09 June 2008


The French do not produce cuisine that is particularly noted for its vegetarian-friendly characteristics. Typical menu items in the stereotypical French bistro include any and all kinds of dead animals prepared in a classic fat-laden sauce. However, the basis for much of what people consider haute cuisine in the United States is rooted in French technique. If you ask nicely enough and give the staff enough previous notice, most chefs are more than happy to prepare vegetarian items using the same classic French approach to fine dining. L'Antibes was equipped to do just that.

L'Antibes is considered one of Columbus' top restaurants. It showed in all aspects of the experience, from the classically appointed dining room to the impeccable service. The food was equally exquisite.

The meal began with a salad prepared with an absolutely fantastic goat cheese atop young greens, radishes and onions in a light balsamic dressing. It is a basic salad concept elevated to another level by quality ingredients and skillful kitchen craftsmanship.

The main course was a cabbage, carrot and onion crepe prepared in a savory reduction that showcased a faintly Asian influence. It was very good, and proportioned in order to leave room for dessert.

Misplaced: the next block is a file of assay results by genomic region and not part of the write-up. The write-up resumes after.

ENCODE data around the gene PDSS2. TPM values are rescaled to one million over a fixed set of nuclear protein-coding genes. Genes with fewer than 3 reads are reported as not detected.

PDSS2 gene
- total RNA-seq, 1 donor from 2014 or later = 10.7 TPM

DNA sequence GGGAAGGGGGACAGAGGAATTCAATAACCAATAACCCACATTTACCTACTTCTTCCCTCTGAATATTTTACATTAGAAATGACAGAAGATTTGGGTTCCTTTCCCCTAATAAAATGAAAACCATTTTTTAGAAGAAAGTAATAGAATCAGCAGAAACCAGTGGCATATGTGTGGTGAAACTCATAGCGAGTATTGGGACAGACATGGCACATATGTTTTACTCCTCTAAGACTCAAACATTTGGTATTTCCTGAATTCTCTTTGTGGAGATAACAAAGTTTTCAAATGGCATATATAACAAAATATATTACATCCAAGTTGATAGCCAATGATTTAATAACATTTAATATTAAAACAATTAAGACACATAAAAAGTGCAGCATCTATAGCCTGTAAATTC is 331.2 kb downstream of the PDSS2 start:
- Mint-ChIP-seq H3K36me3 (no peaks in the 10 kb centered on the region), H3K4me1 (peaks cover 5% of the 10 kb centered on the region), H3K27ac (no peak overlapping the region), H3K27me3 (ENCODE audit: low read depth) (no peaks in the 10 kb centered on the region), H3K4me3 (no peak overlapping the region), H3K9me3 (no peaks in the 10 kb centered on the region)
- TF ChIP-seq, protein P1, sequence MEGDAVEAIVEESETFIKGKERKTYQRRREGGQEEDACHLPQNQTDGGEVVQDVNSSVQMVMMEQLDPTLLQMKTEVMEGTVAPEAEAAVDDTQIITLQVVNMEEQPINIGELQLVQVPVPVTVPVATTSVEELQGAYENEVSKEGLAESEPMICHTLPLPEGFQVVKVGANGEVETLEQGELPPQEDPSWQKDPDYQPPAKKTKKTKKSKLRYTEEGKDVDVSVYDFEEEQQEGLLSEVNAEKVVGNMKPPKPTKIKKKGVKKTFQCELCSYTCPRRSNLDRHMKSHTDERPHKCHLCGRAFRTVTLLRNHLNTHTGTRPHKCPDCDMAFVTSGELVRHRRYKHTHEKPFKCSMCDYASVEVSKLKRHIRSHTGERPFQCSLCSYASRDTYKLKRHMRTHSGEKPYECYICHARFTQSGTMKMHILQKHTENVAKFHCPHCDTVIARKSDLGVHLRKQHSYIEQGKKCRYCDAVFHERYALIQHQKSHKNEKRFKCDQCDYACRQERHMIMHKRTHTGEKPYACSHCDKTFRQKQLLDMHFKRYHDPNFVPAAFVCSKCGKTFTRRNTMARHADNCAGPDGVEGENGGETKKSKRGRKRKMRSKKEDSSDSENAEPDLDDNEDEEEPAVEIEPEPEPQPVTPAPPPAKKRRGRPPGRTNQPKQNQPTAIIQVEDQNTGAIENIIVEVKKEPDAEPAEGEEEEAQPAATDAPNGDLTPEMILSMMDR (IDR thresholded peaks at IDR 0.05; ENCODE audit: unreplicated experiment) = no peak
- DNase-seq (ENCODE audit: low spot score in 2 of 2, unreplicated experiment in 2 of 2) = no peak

I can never say no to a cheese plate, so obviously I said yes to L'Antibes' fromage. It was a goat cheese (the same, aforementioned, ultra-creamy variety), Roquefort and Brie with water crackers, strawberries and grapes. I also got to taste the lemon custard, which is pictured above. It was as good to eat as it was to view.

The biggest shortcoming at L'Antibes is hardly a fatal flaw. The beverage list has a few tasty cocktails and a decent selection of wines. The problem, however, is with the by-the-glass wine selections. They are limited in a move seemingly designed to push you toward buying a bottle. Unfortunately, when dining with people with dissimilar tastes in wine, this makes the list more difficult than it needs to be. That being said, there are nice choices by the bottle. If that doesn't float your boat, there are also cocktails and beers.

I might recommend calling a day ahead to make sure the chef can adequately prepare vegetarian eats for you if you go to L'Antibes. Although not essential, if you give the kitchen a chance to shine, they will shine. Even though France can't compete with India in terms of vegetarian reputation, they still succeed in making mouths water when pitted against any other nation or cooking style. L'Antibes might not have a veggie-friendly menu, but the French roots help create a memorable dining experience no matter your level of carnivorousness.


L'Antibes on Urbanspoon


Dawnzilla said...
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deraj1013 said...

I don't know if that's a vegetarian insult or a food-blogger insult. Either way, I know exactly what good food tastes like, and I think you are a sad human being.